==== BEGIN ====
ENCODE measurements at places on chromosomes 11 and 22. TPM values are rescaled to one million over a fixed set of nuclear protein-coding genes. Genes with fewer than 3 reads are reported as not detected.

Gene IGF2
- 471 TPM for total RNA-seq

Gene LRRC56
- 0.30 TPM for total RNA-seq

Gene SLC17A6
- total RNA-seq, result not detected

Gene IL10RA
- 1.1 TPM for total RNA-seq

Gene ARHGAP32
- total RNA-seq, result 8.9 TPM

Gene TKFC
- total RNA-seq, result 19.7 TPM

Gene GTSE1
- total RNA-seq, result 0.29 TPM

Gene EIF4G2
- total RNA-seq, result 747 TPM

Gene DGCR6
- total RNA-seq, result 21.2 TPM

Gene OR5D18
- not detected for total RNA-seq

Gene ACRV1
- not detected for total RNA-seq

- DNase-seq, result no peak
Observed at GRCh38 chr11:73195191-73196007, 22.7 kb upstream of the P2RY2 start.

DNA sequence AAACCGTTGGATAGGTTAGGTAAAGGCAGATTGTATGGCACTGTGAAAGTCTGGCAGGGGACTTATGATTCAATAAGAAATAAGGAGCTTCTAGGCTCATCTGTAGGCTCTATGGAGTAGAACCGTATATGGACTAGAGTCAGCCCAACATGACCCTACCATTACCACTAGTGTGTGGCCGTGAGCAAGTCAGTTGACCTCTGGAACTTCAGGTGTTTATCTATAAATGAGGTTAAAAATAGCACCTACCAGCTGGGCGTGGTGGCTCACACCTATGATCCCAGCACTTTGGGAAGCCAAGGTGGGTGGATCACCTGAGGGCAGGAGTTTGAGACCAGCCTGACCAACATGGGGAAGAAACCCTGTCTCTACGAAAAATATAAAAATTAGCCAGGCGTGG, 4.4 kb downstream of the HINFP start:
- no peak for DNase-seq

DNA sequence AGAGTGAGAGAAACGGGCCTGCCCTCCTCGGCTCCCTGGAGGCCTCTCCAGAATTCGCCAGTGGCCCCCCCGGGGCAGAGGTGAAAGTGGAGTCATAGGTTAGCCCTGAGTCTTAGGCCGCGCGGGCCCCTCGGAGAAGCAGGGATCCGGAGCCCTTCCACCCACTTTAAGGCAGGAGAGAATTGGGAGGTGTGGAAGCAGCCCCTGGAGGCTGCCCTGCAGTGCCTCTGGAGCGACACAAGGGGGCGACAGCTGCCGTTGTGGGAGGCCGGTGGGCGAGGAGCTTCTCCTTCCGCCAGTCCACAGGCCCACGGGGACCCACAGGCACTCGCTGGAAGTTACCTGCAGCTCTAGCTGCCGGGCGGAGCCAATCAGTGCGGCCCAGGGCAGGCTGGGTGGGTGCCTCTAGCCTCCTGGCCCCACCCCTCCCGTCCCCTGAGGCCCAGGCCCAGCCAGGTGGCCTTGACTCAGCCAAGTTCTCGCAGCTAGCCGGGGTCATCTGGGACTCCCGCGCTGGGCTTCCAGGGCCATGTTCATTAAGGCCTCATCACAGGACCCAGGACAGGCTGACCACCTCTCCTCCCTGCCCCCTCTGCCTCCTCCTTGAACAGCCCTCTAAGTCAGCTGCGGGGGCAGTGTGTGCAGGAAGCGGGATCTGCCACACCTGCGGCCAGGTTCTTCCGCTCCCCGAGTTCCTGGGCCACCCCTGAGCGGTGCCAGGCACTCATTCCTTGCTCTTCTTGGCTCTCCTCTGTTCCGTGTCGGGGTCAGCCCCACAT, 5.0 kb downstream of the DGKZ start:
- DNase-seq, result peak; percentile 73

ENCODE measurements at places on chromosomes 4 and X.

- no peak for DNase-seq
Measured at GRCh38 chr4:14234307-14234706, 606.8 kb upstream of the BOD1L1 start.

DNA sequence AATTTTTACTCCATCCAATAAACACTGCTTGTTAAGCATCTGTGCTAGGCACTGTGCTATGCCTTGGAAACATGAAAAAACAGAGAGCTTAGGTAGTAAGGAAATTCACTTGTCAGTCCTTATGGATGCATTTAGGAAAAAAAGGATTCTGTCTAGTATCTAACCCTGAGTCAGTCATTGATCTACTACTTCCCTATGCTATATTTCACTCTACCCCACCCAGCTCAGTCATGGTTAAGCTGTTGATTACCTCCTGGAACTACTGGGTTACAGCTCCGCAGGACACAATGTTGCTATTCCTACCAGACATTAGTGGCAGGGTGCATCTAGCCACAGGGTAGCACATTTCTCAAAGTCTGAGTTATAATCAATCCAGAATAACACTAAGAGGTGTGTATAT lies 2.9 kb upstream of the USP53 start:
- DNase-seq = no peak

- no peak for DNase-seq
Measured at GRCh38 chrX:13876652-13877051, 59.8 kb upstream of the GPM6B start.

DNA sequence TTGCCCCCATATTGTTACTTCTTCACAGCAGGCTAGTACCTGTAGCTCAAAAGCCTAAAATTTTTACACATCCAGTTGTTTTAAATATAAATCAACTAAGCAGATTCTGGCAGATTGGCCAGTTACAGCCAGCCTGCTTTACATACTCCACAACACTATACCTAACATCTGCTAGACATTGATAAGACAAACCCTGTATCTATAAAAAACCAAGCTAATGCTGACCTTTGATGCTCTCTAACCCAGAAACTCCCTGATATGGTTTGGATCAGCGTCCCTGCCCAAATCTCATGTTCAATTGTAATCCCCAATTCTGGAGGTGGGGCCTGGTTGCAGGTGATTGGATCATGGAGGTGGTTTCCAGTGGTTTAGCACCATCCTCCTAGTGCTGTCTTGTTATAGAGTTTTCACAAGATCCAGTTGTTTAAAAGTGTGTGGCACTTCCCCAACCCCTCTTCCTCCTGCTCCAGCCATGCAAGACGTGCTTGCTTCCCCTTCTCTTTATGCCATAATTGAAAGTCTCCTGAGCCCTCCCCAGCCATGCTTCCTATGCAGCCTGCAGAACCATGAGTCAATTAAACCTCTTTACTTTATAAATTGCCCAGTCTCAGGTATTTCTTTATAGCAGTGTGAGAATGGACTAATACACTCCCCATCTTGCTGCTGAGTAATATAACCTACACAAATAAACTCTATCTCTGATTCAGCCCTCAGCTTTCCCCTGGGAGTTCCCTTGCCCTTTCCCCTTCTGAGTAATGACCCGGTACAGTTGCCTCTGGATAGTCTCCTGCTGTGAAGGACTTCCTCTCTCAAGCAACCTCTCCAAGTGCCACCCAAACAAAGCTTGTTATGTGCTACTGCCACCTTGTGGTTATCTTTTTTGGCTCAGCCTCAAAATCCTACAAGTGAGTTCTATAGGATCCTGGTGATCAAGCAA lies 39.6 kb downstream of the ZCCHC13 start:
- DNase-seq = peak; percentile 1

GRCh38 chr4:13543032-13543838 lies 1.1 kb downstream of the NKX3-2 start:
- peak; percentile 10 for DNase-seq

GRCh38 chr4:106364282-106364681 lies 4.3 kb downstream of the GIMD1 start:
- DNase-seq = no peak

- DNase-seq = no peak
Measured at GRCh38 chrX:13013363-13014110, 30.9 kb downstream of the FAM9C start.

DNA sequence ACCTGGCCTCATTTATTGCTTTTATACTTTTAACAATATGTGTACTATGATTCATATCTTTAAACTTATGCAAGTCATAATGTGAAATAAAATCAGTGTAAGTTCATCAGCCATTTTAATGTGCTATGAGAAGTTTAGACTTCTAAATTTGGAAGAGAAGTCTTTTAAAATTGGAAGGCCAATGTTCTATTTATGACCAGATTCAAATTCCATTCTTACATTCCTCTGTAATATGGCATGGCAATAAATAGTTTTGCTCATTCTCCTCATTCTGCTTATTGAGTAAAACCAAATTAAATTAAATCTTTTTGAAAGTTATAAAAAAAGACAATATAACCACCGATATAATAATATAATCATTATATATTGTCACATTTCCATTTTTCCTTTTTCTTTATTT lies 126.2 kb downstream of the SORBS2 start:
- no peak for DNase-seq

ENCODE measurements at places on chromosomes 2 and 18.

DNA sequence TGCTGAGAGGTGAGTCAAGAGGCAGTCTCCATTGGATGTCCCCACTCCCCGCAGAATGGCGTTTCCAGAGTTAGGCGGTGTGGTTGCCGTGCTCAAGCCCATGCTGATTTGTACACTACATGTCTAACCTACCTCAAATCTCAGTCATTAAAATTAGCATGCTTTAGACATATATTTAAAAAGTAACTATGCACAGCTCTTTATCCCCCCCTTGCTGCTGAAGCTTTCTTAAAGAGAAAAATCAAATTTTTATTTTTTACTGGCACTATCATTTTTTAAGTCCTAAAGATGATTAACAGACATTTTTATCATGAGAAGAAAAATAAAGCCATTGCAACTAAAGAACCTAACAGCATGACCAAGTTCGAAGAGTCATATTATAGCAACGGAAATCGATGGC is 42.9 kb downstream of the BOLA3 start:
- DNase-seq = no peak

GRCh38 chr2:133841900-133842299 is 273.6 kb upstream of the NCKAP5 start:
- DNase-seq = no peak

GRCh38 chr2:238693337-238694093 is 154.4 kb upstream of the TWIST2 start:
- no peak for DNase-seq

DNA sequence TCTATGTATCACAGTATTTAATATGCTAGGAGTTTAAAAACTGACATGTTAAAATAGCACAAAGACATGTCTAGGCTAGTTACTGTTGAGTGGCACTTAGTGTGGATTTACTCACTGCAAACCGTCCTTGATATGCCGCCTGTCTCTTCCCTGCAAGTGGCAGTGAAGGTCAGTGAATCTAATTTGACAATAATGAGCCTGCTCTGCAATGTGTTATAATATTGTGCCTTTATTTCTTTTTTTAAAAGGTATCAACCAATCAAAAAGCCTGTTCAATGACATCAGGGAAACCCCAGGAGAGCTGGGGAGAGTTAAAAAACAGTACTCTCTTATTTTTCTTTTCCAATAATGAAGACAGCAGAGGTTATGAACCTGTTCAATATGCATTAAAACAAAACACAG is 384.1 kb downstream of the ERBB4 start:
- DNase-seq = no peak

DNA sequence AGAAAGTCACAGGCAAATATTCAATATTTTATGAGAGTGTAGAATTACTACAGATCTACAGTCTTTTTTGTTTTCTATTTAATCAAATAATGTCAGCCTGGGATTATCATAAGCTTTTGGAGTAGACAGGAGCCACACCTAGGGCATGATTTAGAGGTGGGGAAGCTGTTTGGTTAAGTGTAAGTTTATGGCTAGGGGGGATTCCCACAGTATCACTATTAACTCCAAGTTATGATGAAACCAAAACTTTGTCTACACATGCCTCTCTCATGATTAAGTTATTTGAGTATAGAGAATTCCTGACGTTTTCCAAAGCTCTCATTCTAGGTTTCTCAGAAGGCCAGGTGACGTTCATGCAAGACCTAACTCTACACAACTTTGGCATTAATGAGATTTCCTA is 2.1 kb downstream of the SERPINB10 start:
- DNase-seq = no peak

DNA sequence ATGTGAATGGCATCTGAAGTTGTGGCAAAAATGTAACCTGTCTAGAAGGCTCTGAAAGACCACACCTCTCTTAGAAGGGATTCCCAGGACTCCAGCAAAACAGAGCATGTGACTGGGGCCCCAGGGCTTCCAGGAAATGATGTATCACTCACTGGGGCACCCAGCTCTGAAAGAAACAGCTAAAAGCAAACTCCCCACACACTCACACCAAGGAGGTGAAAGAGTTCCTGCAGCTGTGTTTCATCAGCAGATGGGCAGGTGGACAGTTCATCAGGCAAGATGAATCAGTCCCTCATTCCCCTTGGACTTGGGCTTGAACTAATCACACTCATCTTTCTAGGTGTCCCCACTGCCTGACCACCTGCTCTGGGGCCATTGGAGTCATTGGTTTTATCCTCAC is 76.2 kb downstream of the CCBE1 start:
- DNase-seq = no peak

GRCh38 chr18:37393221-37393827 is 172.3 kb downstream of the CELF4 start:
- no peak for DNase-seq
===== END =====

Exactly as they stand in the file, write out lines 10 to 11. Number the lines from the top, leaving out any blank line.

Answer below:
Gene ARHGAP32
- total RNA-seq, result 8.9 TPM